Léim ar aghaidh chuig an bpríomhábhar
Gnáthamharc

School Absenteeism.

Dáil Éireann Debate, Tuesday - 15 June 2004

Tuesday, 15 June 2004

Ceisteanna (158)

John McGuinness

Ceist:

209 Mr. McGuinness asked the Minister for Education and Science if in regard to persons (details supplied) his attention has been drawn to the fact that their child has not been in school for two years; the arrangements his Department has made in this regard; and if he will make a statement on the matter. [17632/04]

Amharc ar fhreagra

Freagraí scríofa (Ceist ar Minister for Education and Science)

The Education (Welfare) Act 2000 established the National Educational Welfare Board as the single national body with responsibility for school attendance. The Act provides a comprehensive framework promoting regular school attendance and tackling the problems of absenteeism and early school leaving. The general functions of the board are to ensure that each child attends a recognised school or otherwise receives a certain minimum education.

To discharge its responsibilities, the board is developing a nationwide service that is accessible to schools, parents-guardians and others concerned with the welfare of young people. For this purpose, educational welfare officers, EWOs, are being appointed and deployed throughout the country to provide a welfare-focused service to support regular school attendance and discharge the board's functions locally.

The board has appointed a chief executive officer, directors of corporate services and educational welfare services and a management team of eight staff. To date, 62 educational welfare staff have been appointed. I understand the board will soon make a further EWO appointment which will bring the service delivery staff to its authorised complement of 63 service delivery staff.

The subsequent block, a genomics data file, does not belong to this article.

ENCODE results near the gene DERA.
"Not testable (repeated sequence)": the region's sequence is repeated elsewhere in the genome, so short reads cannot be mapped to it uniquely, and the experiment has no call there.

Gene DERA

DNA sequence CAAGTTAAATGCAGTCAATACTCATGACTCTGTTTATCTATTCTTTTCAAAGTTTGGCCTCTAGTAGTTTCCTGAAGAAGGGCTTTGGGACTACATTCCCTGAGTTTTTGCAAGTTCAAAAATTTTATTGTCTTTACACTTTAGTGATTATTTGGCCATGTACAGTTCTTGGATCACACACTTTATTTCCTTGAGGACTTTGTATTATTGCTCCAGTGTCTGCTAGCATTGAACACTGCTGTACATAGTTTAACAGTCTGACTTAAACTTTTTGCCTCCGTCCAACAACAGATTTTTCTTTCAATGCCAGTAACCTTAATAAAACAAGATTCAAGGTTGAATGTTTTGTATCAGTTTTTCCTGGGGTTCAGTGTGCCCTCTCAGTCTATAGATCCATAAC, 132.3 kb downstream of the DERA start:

At this stage of its development, the aim of the board is to provide a service to the most disadvantaged areas, including areas designated under the Government's RAPID programme and most at-risk groups. Five regional teams have now been established with bases in Dublin, Cork, Limerick, Galway and Waterford and an educational welfare service is now available, for the first time, in the cities of Limerick, Galway and Kilkenny. Twelve towns with significant school going populations, 11 of which are designated under the Government's RAPID programme, also now have an educational welfare officer allocated to them. These towns are Dundalk, Drogheda, Navan, Athlone, Carlow, Wexford, Bray, Clonmel, Tralee, Ennis, Sligo and Letterkenny. In addition, the board will follow up on urgent cases nationally.

In July 2004, the board will receive the first comprehensive data returns from schools and these will assist it in keeping the level of need for the new service in particular areas under review.

The NEWB has indicated that it is not aware of the circumstances of the case raised by the Deputy. However, the board has indicated that it is prepared to meet the Deputy to hear his concerns and to see how best it can respond.

Barr
Roinn